A dive into the milk fountain

From the farmer to the consumer, Kumudini Hettiarachchi traces Fonterra’s 18-billion-litre mega production process and finds out why quality matters, Pic by M.A. Pushpa Kumara

Chandana Rupesinghe Gunawardene wakes up at the crack of dawn, dons his working clothes including yellow galoshes and does what he has been doing for the past six years.

He bathes his cows, feeds them and then milks them manually and takes 20 litres of milk on his bicycle to a collecting centre about four miles from his three-acre farm in Polhena, close to Kaluaggala in the Avissawella district.
Chandana at work at his Polhena farm.

Chandana, who always wanted to be a dairy farmer, is into growing special grasses to improve milk production while reducing the poonac given to his cows.

Half-a-world away, on a chilly wintry morn 42-year-old Gavin Vanner is also engaged in work similar to that of Chandana. For Gavin, wife Wendy and three little daughters Eva, Hilary and Bernadine, owners of the 380-hectare Spence View Farms, in Taranaki, New Zealand (NZ), however, the operation is much bigger.

Gavin too always wanted to be a dairy farmer and now he owns 900 Jersey and Friesian cows and milks them twice a day, seven days a week.

It takes only two-and-a half hours to milk the cows, he smiles – because, unlike Chandana, the milking is done through machines in a 60-bale rotary shed which revolves slowly taking in the cows from one entrance, rotating them full circle while milking is on, and gently pushing them out to pasture again.
They resort to artificial insemination to “get the best genetics”, says Gavin, explaining that at the time a group of journalists from Asia and West Asia visited the farm, the “season” had just begun and 400 of the cows had calved and milking was in full swing.

Whereas Chandana provides 20 litres of milk a day to a collection centre in Sri Lanka, Gavin pumps the 16,000 litres of milk collected from his cows daily to a tanker which comes to his farm.

The milk from Chandana’s comparatively small farm is utilized to make yoghurt while the “white gold” as New Zealanders call milk as opposed to the “black gold” of oil, from Gavin’s massive farm may very well be ending up as Anchor powdered milk on our tables.
Cows at Spence View Farms

Both Chandana and Gavin are part of a network of farmers feeding milk to the largest dairy and dairy-products producer in the world – Fonterra Co-operative Group Limited headquartered in Auckland with massive plants spread across NZ and abroad. Incidentally, ‘Fon’ means fountain or spring and denotes coming from water while ‘terra’ means earth or land and denotes originating from the soil.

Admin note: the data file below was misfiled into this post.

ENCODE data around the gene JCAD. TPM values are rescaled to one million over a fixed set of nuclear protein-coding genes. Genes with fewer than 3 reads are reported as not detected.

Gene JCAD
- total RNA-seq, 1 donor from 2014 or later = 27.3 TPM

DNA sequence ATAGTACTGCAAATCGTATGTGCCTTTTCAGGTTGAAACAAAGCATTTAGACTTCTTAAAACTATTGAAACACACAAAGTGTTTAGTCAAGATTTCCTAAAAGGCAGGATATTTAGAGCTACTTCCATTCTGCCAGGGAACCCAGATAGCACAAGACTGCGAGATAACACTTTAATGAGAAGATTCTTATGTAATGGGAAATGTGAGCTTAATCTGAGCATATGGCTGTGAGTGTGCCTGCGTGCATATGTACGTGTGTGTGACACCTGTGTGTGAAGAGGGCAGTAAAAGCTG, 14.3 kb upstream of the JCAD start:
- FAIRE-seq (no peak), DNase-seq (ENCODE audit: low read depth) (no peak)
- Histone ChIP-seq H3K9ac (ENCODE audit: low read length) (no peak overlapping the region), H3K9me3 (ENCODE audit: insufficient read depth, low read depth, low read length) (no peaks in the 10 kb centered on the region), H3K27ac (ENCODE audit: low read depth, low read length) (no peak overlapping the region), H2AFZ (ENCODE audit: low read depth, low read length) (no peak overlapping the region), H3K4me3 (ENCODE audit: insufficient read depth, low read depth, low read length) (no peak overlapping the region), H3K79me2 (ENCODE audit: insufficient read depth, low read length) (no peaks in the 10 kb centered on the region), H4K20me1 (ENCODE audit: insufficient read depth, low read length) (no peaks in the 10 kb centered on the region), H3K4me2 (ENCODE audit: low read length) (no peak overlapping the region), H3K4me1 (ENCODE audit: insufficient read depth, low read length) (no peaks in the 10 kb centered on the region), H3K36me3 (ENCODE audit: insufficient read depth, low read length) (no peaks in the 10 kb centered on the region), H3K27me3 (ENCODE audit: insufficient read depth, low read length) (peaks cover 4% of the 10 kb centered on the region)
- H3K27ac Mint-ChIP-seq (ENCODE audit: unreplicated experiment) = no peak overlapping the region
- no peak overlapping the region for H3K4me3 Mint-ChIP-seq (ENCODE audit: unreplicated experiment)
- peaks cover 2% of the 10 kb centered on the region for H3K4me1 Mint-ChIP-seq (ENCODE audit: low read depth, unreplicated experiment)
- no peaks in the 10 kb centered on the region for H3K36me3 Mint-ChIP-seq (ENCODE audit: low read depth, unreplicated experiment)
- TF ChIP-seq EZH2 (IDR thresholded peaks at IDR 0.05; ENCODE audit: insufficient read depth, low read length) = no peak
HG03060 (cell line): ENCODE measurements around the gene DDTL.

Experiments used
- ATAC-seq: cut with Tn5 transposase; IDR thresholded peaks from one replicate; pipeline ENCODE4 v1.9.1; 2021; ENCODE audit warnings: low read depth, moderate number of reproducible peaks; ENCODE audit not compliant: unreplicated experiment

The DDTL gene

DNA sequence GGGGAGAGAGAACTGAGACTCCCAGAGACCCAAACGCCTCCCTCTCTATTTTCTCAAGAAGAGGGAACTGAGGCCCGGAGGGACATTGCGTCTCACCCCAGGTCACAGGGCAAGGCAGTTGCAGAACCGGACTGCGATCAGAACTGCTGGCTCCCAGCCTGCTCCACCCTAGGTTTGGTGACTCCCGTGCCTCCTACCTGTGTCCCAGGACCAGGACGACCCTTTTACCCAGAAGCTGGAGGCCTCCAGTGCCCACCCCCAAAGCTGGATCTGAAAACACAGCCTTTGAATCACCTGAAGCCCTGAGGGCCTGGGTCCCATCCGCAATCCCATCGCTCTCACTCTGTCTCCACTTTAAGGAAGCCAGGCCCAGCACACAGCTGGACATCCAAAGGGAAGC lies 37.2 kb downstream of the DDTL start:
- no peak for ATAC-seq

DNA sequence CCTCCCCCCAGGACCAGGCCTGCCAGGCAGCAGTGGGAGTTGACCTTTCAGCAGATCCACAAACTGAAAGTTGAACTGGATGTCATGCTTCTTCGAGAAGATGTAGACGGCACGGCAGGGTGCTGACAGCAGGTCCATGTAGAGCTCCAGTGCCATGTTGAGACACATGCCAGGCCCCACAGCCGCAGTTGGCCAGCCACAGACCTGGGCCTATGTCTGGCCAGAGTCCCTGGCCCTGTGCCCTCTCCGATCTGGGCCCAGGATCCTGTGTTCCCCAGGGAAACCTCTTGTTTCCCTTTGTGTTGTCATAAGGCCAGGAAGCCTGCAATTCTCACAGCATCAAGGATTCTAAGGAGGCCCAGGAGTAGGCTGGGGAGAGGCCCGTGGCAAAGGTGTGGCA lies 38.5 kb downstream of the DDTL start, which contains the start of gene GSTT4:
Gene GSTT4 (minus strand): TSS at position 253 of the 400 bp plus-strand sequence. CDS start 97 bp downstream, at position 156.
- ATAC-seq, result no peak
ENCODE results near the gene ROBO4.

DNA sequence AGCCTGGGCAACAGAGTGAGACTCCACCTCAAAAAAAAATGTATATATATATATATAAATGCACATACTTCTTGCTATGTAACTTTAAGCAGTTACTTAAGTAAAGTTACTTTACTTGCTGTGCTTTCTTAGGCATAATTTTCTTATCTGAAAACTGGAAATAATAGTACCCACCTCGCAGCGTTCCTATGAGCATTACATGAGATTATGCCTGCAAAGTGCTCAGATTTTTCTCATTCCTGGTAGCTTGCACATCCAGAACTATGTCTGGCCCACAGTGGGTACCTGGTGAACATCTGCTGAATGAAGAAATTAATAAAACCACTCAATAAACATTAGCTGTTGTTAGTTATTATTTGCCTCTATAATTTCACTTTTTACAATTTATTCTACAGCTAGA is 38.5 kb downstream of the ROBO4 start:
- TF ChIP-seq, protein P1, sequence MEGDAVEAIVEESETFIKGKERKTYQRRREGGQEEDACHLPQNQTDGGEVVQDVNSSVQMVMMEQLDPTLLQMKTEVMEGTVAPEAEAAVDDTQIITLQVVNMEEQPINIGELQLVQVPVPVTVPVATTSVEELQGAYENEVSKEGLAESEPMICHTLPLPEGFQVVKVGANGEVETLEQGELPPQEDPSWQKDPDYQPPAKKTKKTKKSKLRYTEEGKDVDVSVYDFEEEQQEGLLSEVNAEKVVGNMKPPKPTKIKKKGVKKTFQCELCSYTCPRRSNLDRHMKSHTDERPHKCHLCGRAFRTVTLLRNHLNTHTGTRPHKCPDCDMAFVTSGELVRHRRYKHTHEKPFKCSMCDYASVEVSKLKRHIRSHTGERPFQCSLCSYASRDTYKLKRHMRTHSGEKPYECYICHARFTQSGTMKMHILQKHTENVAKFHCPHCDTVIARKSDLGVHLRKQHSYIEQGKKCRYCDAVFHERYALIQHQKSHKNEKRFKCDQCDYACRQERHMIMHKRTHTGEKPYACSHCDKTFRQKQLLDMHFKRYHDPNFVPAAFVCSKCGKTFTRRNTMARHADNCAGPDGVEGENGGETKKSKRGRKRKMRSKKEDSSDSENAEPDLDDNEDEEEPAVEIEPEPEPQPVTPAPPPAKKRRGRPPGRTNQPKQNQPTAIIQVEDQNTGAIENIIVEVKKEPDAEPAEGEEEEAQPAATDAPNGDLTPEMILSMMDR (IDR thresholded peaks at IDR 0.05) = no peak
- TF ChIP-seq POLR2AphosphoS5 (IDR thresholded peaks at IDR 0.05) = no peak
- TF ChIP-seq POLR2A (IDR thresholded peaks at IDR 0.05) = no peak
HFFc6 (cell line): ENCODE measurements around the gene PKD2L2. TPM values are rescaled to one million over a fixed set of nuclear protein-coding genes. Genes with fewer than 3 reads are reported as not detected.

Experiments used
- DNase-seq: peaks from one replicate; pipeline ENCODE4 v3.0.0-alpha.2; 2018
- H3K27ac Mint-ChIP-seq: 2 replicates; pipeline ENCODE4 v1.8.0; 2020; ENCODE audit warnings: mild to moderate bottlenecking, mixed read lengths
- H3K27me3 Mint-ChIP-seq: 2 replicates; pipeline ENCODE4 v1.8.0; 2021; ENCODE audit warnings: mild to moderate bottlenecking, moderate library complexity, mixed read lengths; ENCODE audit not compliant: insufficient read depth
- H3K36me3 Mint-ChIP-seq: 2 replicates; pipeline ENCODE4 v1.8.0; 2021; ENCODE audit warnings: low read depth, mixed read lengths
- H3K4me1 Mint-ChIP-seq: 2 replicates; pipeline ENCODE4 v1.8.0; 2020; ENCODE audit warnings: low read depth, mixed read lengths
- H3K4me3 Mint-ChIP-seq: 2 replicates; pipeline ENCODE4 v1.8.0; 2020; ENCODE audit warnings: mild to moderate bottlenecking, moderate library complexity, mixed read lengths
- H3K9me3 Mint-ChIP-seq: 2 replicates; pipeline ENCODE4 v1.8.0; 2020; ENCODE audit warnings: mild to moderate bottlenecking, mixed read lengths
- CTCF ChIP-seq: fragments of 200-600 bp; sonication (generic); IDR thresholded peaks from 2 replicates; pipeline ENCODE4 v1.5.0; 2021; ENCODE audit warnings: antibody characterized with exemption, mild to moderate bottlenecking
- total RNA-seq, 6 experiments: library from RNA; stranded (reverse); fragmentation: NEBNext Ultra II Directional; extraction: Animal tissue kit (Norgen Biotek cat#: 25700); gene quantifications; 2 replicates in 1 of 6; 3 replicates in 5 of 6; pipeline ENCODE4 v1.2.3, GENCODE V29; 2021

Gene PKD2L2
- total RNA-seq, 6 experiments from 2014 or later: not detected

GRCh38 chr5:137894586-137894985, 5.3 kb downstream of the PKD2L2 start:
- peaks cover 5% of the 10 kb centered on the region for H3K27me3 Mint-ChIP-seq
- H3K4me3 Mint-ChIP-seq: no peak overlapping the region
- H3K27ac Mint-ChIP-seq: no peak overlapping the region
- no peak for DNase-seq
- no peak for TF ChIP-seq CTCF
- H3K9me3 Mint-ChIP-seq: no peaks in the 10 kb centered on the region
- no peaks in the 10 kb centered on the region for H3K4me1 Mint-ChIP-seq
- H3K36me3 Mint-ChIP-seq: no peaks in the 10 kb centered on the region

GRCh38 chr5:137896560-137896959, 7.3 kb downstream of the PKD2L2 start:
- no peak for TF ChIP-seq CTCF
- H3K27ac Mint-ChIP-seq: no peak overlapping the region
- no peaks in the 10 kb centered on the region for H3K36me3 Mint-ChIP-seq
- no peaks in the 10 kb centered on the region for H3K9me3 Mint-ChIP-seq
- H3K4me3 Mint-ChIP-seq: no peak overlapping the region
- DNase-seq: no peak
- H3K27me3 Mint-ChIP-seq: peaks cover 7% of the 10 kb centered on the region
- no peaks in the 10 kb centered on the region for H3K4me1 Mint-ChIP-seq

The moment one enters the world of Fonterra, a phrase oft heard is: “Milk is in our veins”, while each and everyone, starting from the topmost level of Chief Executive Officer Andrew Ferrier through to the technical and factory people, the medical and research staff and down to the farmer, talks with passion about “quality”.

And if milk is synonymous with NZ which exports 95% of the milk produced in the country, then Fonterra seems synonymous not only with milk but also milk products. “Fonterra collects 90% of all the milk produced in New Zealand,” said Graeme McMillan, Group Director Communications, adding that it is responsible for 25% of the country’s exports.

Farmers’ company

Fonterra is run on a unique co-operative basis, where the company is owned by 10,500 farmers.

Gavin: Shareholder farmer

Of the 18 billion litres of milk collected by Fonterra annually, 14 billion come out of NZ and 1.8 billion from Australia, 1.7 billion from Brazil and 493 million from Chile, the Sunday Times learns. There is milk collection from other parts of the world, in case there is drought and milk production in NZ is affected, explains Mr. McMillan.

Detailing the specifics of the operation, he says Fonterra’s 400 tankers travel 74 million km a year, transporting milk from farms to 28 sites in NZ, including the world’s largest dairy processing site in Whareroa, Taranaki.

Much of the Taranaki milk, about 27% of Fonterra’s exports, makes its way to consumers in Asia, it is learnt and the famous symbol on all Anchor products in Sri Lanka – where 2,000 glasses of Anchor milk are consumed every minute -- is the snow-capped volcanic Mount Taranaki.